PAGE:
For illustration, I bring two pictures to your attention - similar, but with evident differences. Both show sunrise, but one is from Mitzpe Ramon in Southern Israel, while the other is from Mars. Obviously, the second image was not taken by me!
With a bit of imagination, we can compare both images - would you take your family at the weekend for a grill (BBQ)? In both places?
A grill? Well… let’s see what we need. Here on Earth, we know. But what do we have on Mars?
Minimum temperature of -110 degrees Centigrade - too cold to eat outside.
Maximum temperature is +35 degrees Centigrade. That’s ok, a bit like Mitzpe Ramon. So, let’s do the grill. But something’s missing!
Yes, for fire we need some oxygen. The oxygen level on Mars is 0.2%, roughly 1/100 of what we have on Earth. Hmm… definitely not enough.
And for a good and tasty grill you need to stay next to it and watch the meat, flip it from time to time. This is difficult too as the gravity on Mars is 3.721 m/s2, roughly 1/3 of that on Earth. Kinda floating a bit, isn’t it… ?
So, until we are able to have a grill on Mars, provided we can transport enough meat there and keep it edible, let’s enjoy a traditional and classic one in our own backyard. Enjoy!
But…look to the skies from time to time…You will see Mars with the naked eye.
BTW, we’ve started producing artificial meat over here…
Authors: Pooja S, Rohith V, Pranav PD and Sibsankar Palit
The LIFE- To & Beyond colleagues & team
“He who can listen to music in the midst of noise can achieve great things”.
In this quote, Sarabhai emphasises achieving harmony in the state of disorder to attain greatness.
Perhaps you may have heard about the Indian Space Research Organisation (ISRO), the most cost-effective and efficient space organisation in the whole world, the one that succeeded first-time in its Mars mission and also with a multitude of other ambitious missions. But... do you know the people who were involved in its making?
Let me introduce you to Dr. Vikram Sarabhai - the man involved in the organisation's very foundation and considered to be the Father of ISRO. This remarkable personality also contributed to India and the world in terms of institutional building and serving society through science and technology. He also excelled in helping India to achieve global standing in nuclear power and was Founder of the first Indian Institute of Management (IIM).
A multitalented guy, right?
So, let's get to know more about our hero, Dr. Vikram Sarabhai…..
Early Life & Education
Vikram Ambalal Sarabhai was born to Ambalal Sarabhai and Sarala Devi on the 12th August 1919 in Ahmedabad, Gujarat, India. His father was a textile industrialist and his mother a teacher, who ran the school in which Sarabhai underwent his primary education. Sarabhai had a keen interest in maths and science, and after passing a higher education intermediate science exam at Gujarat College, Ahmedabad, he then studied 'Natural sciences' at St John's College, University of Cambridge in England, graduating in 1940.
Unfortunately, the sudden outbreak of the Second World War forced his return to India, where he joined the Indian Institute of Science (IISC), in Bengaluru (formerly Bangalore). He conducted research on cosmic rays under the guidance of another pioneering Indian scientist and Institution builder Dr. Homi J Bhabha and supervision of Indian Nobel Laureate, Sir Chandrasekhara V. Raman. Within 2 years of his research, he submitted his first scientific paper on the "Time distribution of cosmic rays" in 1942. He finally returned to Cambridge University in 1945 and obtained a PhD in 1947, with his thesis entitled “Cosmic Ray Investigations in Tropical Latitudes”.
Author: Anna Karahan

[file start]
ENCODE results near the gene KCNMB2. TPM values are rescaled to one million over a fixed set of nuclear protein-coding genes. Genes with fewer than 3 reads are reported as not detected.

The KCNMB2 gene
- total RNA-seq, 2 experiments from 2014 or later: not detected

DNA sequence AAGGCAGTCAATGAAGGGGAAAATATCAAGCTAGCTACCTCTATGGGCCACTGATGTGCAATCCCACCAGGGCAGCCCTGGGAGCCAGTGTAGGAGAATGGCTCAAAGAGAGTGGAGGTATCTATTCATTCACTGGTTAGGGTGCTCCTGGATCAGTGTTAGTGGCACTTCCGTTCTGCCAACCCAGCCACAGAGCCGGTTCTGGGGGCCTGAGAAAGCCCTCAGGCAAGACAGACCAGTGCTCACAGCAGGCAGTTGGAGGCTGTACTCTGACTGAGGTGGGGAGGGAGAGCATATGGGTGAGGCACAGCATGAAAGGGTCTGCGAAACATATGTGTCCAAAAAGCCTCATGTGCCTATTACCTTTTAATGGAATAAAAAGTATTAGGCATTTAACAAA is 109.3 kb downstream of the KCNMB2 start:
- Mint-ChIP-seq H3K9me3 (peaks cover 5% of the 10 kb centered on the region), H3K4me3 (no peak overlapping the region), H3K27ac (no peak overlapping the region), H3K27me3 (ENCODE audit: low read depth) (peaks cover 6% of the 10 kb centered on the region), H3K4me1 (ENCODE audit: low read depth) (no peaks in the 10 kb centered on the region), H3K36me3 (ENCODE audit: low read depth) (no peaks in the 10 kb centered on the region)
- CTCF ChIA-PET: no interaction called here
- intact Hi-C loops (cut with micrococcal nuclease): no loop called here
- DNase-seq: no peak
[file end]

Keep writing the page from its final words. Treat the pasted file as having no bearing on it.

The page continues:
Science and art have constantly inspired and influenced each other for centuries. Both are based on curiosity, open-mindedness and flexibility – they let humans discover, create, and overcome challenges, encouraging us to look at our world from outside the box, from different angles and perspectives.
What influence does art and design have on today's science, engineering and space exploration?
What is the power of our imagination and creativity?
What meaning does art, design, music and AI have on space stations?
During an interdisciplinary conversation moderated by astronomer Dr. Milena Ratajczak, experts from various fields tried to answer these questions, and more! Taking part in the debate were: Prof. Thais Russomano (InnovaSpace), Dr. Dolly Daou (Food Design Lab, Cumulus org.), Dr. Niamh Shaw (Dream Big - Space Communications), Javier Rodríguez González (CDTI / PERASPERA), Andrea Merlo (Thales Alenia Space), Ben Haldeman (LifeShip), and Mateusz Józefowicz (European Space Foundation).
This conversation took place as part of an Inspiration Zone topic during the European Rover Challenge (ERC2022), which occurred between 9-11 September 2022 in Poland. The focus of the ERC is to promote an international robotics competition. University teams from around the world design, construct and program their own robots, based on artificial intelligence algorithms. The European Rover Challenge is also about the popularization of science and enabling an international networking space. That's why the Inspiration Zone is a crucial element of the ERC. Visitors can expect to see various exhibitors presenting their projects and scientific experiments, as well as meetings with special guests, industry specialists, discussion panels and workshops related to technology, robotics and space.
This blog is promoted and supported by the Space Art Design & Architecture Working Group
Authors: Mario Mollo & Thais Russomano
MM: Physiotherapy student | TR: Director, InnovaSpace | BOTH: Lifelong Space Enthusiasts!
Ever wondered what trees might look like if they grew on other celestial bodies?
Would a tree taken to grow on a planet smaller than ours and with less gravitational force, such as Mars where gravity is one-third that of Earth (hypogravity), have branches and leaves that point upwards, away from the soil?
On the other hand, what if we took a tree to Jupiter, the biggest planet in the Solar System, where the force of gravity is 3.5 times that of Earth (hypergravity)? On this gigantic planet would tree leaves and branches be pulled downwards, unable to defeat gravity, perhaps looking more like the image below?